Girls of Paper and Fire, Natasha Ngan

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Paper is flammable. And there is a fire catching among us

Lei is a member of the Paper caste, the lowest and most oppressed class in Ikhara. Over weeks of training in the opulent but stifling palace, Lei and eight other girls learn the skills and charm that befit being a king’s consort. But Lei isn’t content to watch her fate consume her. Instead, she does the unthinkable–she falls in love. 

* * * * *
5 / 5

Girls of Paper and Fire has already made my shortlist of best YA of 2018. This beautiful and tragic and explosive debut by Natasha Ngan takes a classic YA trope – a group of young, beautiful women serving an evil ruler rise up to rebel – and elevates it to something fresh. Using demons, Eastern Asian mythological influences, and a lesbian romance, Girls of Paper and Fire is a book not to be missed.

“My life has always been about duty. Always, and only”

Lei is our simple village girl. She is a member of the Paper caste – those that are fully human – the lowest of society beneath the Steel, a mix of human and demon, and the Moon caste who are fully demon. Ngan makes this mixed society seem so effortless and natural; in this book is a world that we recognise sprinkled with original and magical elements that work so well. Lei is stolen away from her father and loving home by a royal guard hoping to gain favour with the Demon King; Lei’s beautiful golden eyes are bewitching and she is swiftly inducted as a ninth Paper Girl, a concubine of the King, against her will.

Alongside eight other girls, Lei is to learn how to be a lady of the court and to become well-versed in the arts of seduction and love-making. Here she meets Wren, a beautiful, aloof and harsh young woman with secrets of her own. Slowly Lei begins to realise that her heart cannot, will not, belong to the Demon King because it has already been ensnared by another. The romance is soft, slow growing, delicate and fierce and it absolutely won me over. It was such a lovely twist on the typical trope of the girl falling for a male guard who breaks her out.

“I am just a human girl kneeling before her demon King”

It is impossible not to be emotionally invested in Lei. Ngan masterfully captures in her writing the sense of entrapment, of lack of free choice that Lei is feeling when she is forced to serve a monster. This is a difficult, twisted story of abuse, of sexuality, of enslavement and forced servitude. It is difficult to read but it is not gratuitous. It is also about healing, about how we can overcome events in different ways, about loving yourself and others. I loved Lei and I loved Wren and I loved them together; they exist apart from each other – too often the love interest is defined only by the romance, but Wren is absolutely not – and intimately together.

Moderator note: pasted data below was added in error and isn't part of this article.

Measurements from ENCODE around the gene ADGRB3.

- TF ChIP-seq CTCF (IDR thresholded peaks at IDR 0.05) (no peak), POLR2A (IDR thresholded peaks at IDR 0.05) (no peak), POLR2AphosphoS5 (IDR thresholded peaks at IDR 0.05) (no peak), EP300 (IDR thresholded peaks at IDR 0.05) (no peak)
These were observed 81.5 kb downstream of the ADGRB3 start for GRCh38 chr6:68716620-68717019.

Aside from the themes and the plot, I adored the writing. Ngan has captured the art of writing sensitively and evocatively without sounding pretentious or overwrought. There is beautiful and understated symbolism and rhythm to the writing – my copy of the book is doodled all over with underlining and personal notes. The words are used to bring the characters and the world to life, to make it seem natural despite the obvious vast differences to our own universe.

“The King’s words ring in my head and I think of the birds I watched earlier, how easily they lifted into the air. How impossible it is for me to follow them”

Girls of Paper and Fire deserves to be read. It handles sensitively and with respect a number of heavy topics (some readers may with to read the synopsis carefully), and it crafts a tale that is both familiar and fresh.

My thanks to Hodder & Stoughton for an ARC of this book.

 

 

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